The site is bilingual (Spanish and English), and is an excellent place to keep up with avian announcements from Cornell, as well as being the portal for recording your sightings for your own records, and for the sharing of them with the international community.

The Central American eBird team includes Liliana Chavarría (Nicaragua), Jan Axel Cubilla (Panama), John van Dort (Honduras), Knut Eisermann (Guatemala), Lee Jones (Belize), Roselvy Juárez (El Salvador), Oliver Komar, Darién Montañez (Panama), and Jim Zook (Costa Rica).

The Honduran contact is Oliver Komar, Zamorano University, Honduras, okomar@zamorano.edu

If you need more information from Cornell, that contact is Chris Wood, Cornell Lab of Ornithology, Chris.wood@cornell.edu


From six continents (North America, Africa, Europe, South America, Asia and Australia) and forty countries around the world is this new PBS NATURE series called EARTHFLIGHT. The first of six parts will air this WEDNESDAY, SEPTEMBER 4, 2013 at 8pm.

Each of the first five consecutive Wednesday nights will reveal a new continent (episode 5 is both Asia and Australia) and the sixth will be a behind-the-scenes look at how the filming was accomplished. A truly unique and awe-inspiring view of the bird in flight. The footage was gathered by the use of small HD cameras attached to trained birds set loose in the wild flocks, radio-controlled drones, and para-gliders who flew with the birds. Really an amazing opportunity to truly experience a bird’s-eye view of avian life. If you have ever wanted to fly with the birds, this will get you pretty darn close...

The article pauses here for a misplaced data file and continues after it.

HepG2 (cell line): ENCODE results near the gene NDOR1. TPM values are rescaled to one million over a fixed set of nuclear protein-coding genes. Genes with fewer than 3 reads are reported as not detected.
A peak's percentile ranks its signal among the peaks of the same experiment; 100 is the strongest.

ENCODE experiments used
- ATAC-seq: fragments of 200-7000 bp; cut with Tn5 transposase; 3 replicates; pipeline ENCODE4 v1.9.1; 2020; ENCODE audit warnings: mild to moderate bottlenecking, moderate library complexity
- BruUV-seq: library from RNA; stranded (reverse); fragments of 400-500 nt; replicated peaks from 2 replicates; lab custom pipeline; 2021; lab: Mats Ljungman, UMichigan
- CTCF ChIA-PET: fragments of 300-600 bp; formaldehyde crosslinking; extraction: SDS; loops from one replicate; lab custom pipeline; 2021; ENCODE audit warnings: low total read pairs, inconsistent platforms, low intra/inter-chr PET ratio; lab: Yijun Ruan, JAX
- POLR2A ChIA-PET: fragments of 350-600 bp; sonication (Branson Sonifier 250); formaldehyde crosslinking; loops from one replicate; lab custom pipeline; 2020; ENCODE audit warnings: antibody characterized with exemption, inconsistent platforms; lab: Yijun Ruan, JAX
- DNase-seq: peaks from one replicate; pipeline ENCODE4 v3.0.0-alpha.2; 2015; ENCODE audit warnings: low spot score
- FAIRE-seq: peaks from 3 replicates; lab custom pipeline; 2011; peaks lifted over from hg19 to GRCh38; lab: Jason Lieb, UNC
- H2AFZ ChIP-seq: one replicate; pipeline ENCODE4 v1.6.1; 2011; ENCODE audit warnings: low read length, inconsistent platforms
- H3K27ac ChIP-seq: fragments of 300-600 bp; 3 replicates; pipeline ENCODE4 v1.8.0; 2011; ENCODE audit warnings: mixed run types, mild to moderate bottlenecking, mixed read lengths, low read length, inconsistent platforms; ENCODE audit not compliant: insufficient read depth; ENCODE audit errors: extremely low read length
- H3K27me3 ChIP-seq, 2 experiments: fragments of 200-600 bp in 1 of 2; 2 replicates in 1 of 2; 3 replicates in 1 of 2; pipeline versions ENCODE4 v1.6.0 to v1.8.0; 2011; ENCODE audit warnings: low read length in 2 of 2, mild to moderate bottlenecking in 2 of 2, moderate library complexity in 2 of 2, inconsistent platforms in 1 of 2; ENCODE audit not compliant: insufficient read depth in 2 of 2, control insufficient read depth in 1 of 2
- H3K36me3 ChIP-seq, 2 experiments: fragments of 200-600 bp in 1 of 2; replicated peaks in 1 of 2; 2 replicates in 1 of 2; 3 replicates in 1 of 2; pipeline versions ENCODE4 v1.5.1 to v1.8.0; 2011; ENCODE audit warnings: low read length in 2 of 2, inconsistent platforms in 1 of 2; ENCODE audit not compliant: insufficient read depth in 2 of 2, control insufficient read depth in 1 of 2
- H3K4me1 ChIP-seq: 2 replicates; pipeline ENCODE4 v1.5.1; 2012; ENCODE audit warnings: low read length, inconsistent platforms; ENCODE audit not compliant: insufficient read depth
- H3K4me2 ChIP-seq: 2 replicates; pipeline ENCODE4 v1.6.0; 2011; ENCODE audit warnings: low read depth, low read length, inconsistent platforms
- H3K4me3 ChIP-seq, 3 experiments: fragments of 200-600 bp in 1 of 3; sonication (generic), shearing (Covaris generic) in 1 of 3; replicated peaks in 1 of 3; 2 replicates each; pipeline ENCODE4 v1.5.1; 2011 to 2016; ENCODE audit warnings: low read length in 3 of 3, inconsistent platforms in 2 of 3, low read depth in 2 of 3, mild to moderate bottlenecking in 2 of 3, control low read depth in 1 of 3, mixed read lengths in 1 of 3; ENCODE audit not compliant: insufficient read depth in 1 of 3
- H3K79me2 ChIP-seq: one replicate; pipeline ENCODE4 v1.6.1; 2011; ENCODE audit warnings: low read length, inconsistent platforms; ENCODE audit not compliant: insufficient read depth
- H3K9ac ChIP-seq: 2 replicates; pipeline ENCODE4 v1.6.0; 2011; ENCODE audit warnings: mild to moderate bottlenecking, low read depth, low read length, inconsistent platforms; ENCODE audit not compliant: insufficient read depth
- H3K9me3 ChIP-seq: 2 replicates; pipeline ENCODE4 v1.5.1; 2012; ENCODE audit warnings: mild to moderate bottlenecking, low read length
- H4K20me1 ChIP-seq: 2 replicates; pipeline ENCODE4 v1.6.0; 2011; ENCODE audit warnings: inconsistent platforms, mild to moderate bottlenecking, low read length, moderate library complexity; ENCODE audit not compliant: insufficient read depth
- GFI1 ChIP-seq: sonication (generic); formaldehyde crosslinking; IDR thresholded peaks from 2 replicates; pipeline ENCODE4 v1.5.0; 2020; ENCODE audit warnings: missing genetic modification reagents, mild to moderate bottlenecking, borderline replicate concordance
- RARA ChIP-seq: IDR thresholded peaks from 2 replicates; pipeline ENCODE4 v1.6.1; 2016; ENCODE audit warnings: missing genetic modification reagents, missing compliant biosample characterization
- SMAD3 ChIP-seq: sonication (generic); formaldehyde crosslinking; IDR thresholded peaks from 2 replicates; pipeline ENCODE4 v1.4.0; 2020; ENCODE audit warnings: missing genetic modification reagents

IF YOU DO NOT HAVE TELEVISION ACCESS, you may stream the programs each week beginning the day after they are shown on the air.


BirdLife International has announced the release of the State of the World’s Birds 2013 report. The purpose for disseminating these yearly reports is to give pertinent conservation information to governments that will hopefully drive positive changes which make sense economically, culturally and environmentally from a global perspective. It is the forest AND the trees approach, using “canaries in the coal mine” as the vehicle for change.

This link is for the pdf files written in English, Spanish or French: http://www.birdlife.org/datazone/sowb/SOWB2013

This is the webpage for the report, and to the links for 350 case studies around the world: http://www.birdlife.org/datazone/sowb



You might be interested in this article about Pishing. What it is and a brief discussion of the ethics surrounding an increasingly problematic birding method: http://www.bellaonline.com/articles/art181216.asp


Please visit http://www.bellaonline.com/site/Birding for even more great content about Birding. There are three previous companion articles to the one named above that may be of interest to you: “Killing Barred Owls – Who Are the Players?”, "Killing Barred Owls" and "Barred Owl Debacle".


To participate in online discussions, this site has a community forum all about Birding located here:

I hope to hear from you sometime soon, either in the forum or in response to this email message. I appreciate your feedback- whether we agree or not!

Please feel free to pass this message along.

Warmest regards,

Carrie McLaughlin, Birding Editor